There are lots of people out there with a skill to offer that would happily accept a non-cash payment. This could take the form of handyman work, mending some clothing, a used TV, or even cleaning out their garage and hauling the junk to the dump. Top-rated seller Rebecca Miller, who’s also a product analyst at Auctiva, once bartered for a haircut, offering to help the other party organize items for a garage sale—a job that’s right up her alley!

Peruse the barter listings on craigslist, and you’ll see that there are any number of things people are willing to trade for. Just use caution when dealing with someone you don’t know.

Hire a professional

When the kind of help you need requires proven expertise—like designing a template, Web site or logo—it can be well worth the expense to have the job done by a professional. Don’t know who to call? Check out talent-for-hire sites like elance and guru. On these sites, freelancers bid on specific jobs posted by businesses in need of help with technology, creative and business tasks and the hiring party can select from among the bidders.

Craigslist, local classifieds and job-seeker sites such as may also be good resources for finding local, qualified help within a specific discipline.

Create workflows with checklists that spell out every step in the process, and every detail to consider

Quality control

Whatever skill or task you decide to outsource, remember that the finished product reflects on you, as a seller. So make sure the service you are paying for not only fulfills the purpose but lives up to your standard of quality.

For example, if someone is doing your writing for you, always proofread their copy and then put it away and read it again before you publish it. Look not only for typos, grammar and incorrectly used words (e.g., your/you’re, their/there, to/too, etc.), but also make sure the content conveys the message you intended. If it’s an item description, it should include all the pertinent information in the appropriate order. This can be tricky for someone who doesn’t make eBay listings on a regular basis, so it could be helpful to create an outline or list of keywords and phrases to use for each product or category you sell in.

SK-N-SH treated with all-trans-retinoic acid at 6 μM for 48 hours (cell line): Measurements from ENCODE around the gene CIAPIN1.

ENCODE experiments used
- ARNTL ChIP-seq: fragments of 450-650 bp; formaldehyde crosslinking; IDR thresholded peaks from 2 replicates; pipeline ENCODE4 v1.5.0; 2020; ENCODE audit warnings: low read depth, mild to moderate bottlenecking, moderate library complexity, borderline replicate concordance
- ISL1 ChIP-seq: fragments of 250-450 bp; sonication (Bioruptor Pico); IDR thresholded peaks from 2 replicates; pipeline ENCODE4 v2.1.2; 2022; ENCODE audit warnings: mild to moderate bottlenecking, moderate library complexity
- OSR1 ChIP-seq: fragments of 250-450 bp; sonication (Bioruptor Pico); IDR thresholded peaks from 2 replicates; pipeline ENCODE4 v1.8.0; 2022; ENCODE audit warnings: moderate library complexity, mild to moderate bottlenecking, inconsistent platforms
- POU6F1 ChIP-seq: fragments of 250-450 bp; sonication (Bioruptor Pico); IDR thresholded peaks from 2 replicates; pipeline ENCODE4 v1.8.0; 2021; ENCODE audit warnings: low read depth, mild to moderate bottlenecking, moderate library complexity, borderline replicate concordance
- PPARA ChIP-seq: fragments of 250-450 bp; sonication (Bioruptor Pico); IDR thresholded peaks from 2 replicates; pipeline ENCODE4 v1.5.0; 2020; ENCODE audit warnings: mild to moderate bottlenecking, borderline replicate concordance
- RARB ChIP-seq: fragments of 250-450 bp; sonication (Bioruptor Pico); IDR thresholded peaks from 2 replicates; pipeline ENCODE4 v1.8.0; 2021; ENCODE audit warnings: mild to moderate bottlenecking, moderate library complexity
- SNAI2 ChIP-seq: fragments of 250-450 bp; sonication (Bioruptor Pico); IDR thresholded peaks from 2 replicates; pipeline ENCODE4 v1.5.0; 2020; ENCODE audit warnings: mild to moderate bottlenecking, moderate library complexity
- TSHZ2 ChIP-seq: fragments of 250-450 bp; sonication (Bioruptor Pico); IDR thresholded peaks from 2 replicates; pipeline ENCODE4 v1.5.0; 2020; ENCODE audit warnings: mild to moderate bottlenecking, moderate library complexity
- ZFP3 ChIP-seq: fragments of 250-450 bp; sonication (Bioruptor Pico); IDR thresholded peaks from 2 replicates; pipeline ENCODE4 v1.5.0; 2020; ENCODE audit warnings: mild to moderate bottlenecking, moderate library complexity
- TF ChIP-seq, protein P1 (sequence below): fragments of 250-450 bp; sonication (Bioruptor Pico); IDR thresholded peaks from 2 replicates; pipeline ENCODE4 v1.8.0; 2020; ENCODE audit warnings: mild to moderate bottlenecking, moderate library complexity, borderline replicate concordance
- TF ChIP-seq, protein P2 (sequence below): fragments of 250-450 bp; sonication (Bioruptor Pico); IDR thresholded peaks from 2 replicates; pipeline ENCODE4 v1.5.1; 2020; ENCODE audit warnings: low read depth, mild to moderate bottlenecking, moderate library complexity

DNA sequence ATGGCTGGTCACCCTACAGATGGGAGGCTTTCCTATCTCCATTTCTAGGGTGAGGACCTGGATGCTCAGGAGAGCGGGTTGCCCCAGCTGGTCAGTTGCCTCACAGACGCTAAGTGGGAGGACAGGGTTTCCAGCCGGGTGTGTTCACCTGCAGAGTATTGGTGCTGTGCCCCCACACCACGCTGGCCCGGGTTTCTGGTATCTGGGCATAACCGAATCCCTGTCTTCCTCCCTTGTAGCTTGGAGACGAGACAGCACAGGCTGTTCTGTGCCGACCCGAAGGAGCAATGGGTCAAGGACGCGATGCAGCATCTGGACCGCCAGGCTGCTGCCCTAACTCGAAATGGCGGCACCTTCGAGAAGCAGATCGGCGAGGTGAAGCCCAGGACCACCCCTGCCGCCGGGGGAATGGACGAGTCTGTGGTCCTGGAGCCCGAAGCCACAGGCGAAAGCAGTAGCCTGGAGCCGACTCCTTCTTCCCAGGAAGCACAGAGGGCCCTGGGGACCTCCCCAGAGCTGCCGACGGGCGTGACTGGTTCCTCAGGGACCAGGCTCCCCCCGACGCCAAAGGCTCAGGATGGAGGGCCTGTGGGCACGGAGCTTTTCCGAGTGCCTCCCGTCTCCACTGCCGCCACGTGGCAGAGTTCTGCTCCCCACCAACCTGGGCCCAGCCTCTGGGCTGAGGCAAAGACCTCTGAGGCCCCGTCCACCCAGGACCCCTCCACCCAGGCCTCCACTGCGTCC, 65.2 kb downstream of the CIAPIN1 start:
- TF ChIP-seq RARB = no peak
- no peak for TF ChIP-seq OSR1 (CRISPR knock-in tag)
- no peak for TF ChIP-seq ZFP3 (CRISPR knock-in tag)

For repeatable jobs, such as packing and shipping or photographing and uploading images, it could be helpful to create workflows, or written procedures with checklists that spell out every step in the process, and every detail to consider. We do this here at Auctiva EDU to keep our editorial operations running smoothly and consistently—and trust us, if someone strays from the procedure, it can lead to mishaps! Make it clear to your helpers that they should follow your instructions to the letter and, when in doubt, they should ask questions.

Now that you have a few ideas of where to find help with your online operations, why not give yourself a break? You deserve it!

About the author

Crista Souza
Crista Souza is founding editor of A journalism graduate of San Jose State University, she spent 13 years as a business and technology reporter in Silicon Valley. Crista has been writing about B2C and C2C ecommerce since 2008. Opinions expressed here may not be shared by The Online Seller and/or its principals.